Thursday, October 31, 2013

‘Exploring the Inner Self ’




‘Exploring the Inner Self ’
We need food, we need house, we need money, and we need clothes.
We need all these things to survive and to live a comfortable life.

Though we must pay attention to get everything we need in the physical world, but these things should not become the only reason for our existence.

We should also pay attention and devote some time to explore our inner self.

Being with our 'self ' is very hard. We always want to have some company. Whenever we are alone, we turn on the radio or TV, call someone or aimlessly surf on the internet. We don’t like to be alone.

But how can we explore the inner self if we are always living in the outer world? The ‘self ‘can only be reached when the mind is quite.

That is what ‘Sumiran’ or meditation means… to be silent, to quite the mind… to go into the state of ‘Nothingness’… from Sakaar to Nirakaar, from Sagun to Nirgun, from ‘something to ‘Nothing’.

When we become ‘nothing’, there cannot be any jealousy, anger, pride or ego.

When we become ‘nothing’, we become free from desires and expectations… free from pain and sufferings.

By becoming ‘nothing’, we achieve everything that we strive for… Freedom, fearlessness, peace and bliss.

May God bless us all.

Thursday, October 10, 2013

2 Nice quotes ....... Letting Go

 “Life is simple. Everything happens for you, not to you. Everything happens at exactly the right moment, neither too soon nor too late. You don't have to like it... it's just easier if you do.” 
                                 – Byron Katie


“Getting over a painful experience is much like crossing monkey bars. You have to let go at some point in order to move forward.” 

                                        – C. S. Lewis

Thursday, October 3, 2013

Devotion......thru Love or fear ?


I have always believed that God should be worshiped thru Love .... not fear.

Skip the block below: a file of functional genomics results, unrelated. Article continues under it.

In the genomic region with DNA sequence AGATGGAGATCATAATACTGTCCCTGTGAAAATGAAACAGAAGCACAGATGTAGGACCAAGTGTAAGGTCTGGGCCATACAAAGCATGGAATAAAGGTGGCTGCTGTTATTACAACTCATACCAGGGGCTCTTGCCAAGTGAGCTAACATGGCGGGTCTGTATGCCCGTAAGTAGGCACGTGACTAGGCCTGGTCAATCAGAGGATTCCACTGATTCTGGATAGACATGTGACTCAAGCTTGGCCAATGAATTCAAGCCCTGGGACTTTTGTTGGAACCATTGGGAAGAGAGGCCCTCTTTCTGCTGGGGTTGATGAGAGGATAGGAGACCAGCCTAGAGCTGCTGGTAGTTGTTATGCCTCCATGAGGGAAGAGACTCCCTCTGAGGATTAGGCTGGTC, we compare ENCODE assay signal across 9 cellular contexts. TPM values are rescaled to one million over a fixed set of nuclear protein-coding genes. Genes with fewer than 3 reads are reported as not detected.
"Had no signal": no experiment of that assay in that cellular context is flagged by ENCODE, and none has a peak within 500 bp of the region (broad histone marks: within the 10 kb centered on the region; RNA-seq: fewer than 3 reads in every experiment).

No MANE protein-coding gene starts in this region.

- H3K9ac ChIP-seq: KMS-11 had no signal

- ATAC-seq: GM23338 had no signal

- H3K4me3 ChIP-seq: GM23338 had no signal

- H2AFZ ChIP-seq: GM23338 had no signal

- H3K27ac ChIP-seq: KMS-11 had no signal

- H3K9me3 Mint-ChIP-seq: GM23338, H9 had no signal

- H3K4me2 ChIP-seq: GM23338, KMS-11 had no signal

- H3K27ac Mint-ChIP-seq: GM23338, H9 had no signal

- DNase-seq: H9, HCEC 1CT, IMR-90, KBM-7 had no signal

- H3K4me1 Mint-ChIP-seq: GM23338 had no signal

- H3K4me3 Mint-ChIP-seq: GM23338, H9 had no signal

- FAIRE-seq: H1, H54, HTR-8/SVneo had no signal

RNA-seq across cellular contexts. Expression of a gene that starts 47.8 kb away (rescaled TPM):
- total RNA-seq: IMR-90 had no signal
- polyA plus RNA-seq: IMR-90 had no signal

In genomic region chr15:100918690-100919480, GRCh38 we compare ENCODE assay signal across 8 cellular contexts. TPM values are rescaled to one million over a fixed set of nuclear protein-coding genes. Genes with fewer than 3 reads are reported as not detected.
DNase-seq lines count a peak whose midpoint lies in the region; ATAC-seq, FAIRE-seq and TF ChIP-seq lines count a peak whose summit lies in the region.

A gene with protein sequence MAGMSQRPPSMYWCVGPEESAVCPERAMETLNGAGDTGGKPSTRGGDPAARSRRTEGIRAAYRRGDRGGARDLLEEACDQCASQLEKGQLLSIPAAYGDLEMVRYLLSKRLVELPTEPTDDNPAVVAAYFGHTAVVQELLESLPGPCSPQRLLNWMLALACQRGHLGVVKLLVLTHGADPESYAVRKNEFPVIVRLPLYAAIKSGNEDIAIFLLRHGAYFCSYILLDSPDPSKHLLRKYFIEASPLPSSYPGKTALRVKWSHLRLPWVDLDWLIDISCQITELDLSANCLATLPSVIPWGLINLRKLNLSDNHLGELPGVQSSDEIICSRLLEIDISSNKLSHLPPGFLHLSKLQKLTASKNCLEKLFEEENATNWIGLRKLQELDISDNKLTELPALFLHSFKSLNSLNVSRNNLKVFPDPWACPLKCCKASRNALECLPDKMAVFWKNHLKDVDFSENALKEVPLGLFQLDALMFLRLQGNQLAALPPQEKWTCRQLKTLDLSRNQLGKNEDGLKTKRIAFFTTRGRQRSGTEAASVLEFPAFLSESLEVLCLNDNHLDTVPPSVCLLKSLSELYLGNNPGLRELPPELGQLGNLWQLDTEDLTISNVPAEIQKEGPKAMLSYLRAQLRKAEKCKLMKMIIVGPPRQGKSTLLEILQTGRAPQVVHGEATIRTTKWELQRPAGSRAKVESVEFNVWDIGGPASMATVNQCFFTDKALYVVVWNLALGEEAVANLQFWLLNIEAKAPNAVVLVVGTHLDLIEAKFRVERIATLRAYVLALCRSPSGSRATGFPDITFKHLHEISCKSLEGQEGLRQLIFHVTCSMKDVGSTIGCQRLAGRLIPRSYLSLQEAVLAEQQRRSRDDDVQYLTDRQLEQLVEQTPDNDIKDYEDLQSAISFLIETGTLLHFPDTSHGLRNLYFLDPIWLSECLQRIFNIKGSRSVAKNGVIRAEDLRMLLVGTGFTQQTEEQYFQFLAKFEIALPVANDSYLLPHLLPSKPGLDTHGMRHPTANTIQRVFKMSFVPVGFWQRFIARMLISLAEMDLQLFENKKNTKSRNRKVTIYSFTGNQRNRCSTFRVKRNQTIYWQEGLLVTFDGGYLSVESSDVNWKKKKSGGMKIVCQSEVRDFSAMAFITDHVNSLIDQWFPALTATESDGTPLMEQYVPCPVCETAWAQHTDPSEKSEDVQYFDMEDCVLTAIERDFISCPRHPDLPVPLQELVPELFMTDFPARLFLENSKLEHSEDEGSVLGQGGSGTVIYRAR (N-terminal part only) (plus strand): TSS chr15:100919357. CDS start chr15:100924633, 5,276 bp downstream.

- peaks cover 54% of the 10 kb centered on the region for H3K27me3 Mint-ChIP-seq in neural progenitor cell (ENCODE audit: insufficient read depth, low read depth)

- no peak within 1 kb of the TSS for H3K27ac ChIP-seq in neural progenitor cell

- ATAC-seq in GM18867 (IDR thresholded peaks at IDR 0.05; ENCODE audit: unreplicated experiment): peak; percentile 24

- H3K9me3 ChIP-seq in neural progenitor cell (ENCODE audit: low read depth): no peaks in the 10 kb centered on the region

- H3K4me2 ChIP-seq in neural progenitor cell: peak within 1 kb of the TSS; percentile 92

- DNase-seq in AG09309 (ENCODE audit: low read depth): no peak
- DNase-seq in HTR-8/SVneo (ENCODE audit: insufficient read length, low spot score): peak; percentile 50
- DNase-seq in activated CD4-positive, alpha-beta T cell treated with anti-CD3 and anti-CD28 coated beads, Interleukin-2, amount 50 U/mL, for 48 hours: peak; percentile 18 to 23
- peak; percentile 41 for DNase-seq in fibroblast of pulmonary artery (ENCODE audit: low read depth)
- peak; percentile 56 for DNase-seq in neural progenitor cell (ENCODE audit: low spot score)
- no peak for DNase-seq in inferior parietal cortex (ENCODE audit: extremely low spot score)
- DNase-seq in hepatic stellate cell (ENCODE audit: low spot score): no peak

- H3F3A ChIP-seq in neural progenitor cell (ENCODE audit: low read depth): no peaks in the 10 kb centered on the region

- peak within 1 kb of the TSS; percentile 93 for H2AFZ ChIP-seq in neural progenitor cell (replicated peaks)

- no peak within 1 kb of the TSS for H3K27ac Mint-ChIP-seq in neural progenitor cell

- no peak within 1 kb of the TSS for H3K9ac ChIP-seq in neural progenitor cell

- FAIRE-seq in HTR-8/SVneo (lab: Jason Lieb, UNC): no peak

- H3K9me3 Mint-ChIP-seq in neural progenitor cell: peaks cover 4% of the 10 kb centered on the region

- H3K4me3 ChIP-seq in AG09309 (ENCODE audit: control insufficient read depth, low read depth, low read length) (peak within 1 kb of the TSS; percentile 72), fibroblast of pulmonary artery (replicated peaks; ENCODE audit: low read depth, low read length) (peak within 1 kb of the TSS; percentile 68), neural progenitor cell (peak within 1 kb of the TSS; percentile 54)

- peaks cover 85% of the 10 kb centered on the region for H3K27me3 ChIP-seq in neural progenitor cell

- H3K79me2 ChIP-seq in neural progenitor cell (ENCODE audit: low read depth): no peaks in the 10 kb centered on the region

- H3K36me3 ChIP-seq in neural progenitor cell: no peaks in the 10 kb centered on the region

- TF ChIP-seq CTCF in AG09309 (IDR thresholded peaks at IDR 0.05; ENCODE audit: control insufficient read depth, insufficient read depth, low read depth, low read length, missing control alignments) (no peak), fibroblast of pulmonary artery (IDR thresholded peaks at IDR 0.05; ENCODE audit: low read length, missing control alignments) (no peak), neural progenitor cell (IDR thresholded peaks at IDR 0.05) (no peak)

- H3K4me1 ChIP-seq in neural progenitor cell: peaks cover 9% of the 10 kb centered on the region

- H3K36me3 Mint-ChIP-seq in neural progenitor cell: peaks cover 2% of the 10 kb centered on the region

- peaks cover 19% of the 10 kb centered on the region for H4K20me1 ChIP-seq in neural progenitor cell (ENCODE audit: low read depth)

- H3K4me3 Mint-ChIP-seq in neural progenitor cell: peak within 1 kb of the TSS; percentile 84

God is not some frightening cruel being, ready and waiting to revenge or punish for every mistake we make.

The ultimate reward of devotion is "Moksha" which means liberation... free from the fear of sufferings and death.

The old Hindu scriptures is full of many such stories where God, when pleased with the devotion of the sages & Bhaktas, gave them the boon of "Abhaya Daan" and "Abheeh" (to be free from fear). 

Similarly, Gurubani also says:

"Bhaya kaahoo ko dait nahin, nahi bhaya maanat Aan
  Kahu Nanak sun re manaa,  Giani Tahi bakhaan"
                                                 (9th Guru Teg Bahadur ji)
भय काहू को  देत नहीं, नहि भय मानत आन
कहु नानक सुन रे मना ज्ञानी ताहि बखान         (: 9 )

"One who does not frighten anyone, nor is afraid of anyone (or anything)
Listen  O' mind, says Nanak, consider them spiritually wise."

There is no need to be afraid of God. Devotion out of fear or greed is not a real devotion.

But every time I say this, some people start quoting another popular verse from the Gurubani:

"Bhaya binu Bhakti na hovayi, Naam na lagay Pyaar"

"भय बिनु भक्ति होवई,  नाम लगै प्यार "

(without the fear of God, one can neither have devotion, nor the love for His name.)

Both these verses are from Gurubani and sound contradictory.
But then again, they may not be.

Perhaps the Gurus give different upadesh to different people, according to their need and understanding. 

As Shehanshaah ji used to say "I want people to listen to me, to understand me. So I am willing to tell them in their own way.... whichever way they want to understand it."

It's like some people, by nature, like to drive within the speed limit, while others may stay within the limit only if they see a cop nearby........ for the fear of getting a ticket.

I guess, the devotion thru "love for God or fear of God" could also be an individual choice.



                                    ‘Rajan Sachdeva’


Wednesday, October 2, 2013

Dharam Raj ….A beautiful concept that got distorted over time.




 Dharam Raj …. 

         A beautiful concept that got distorted over time.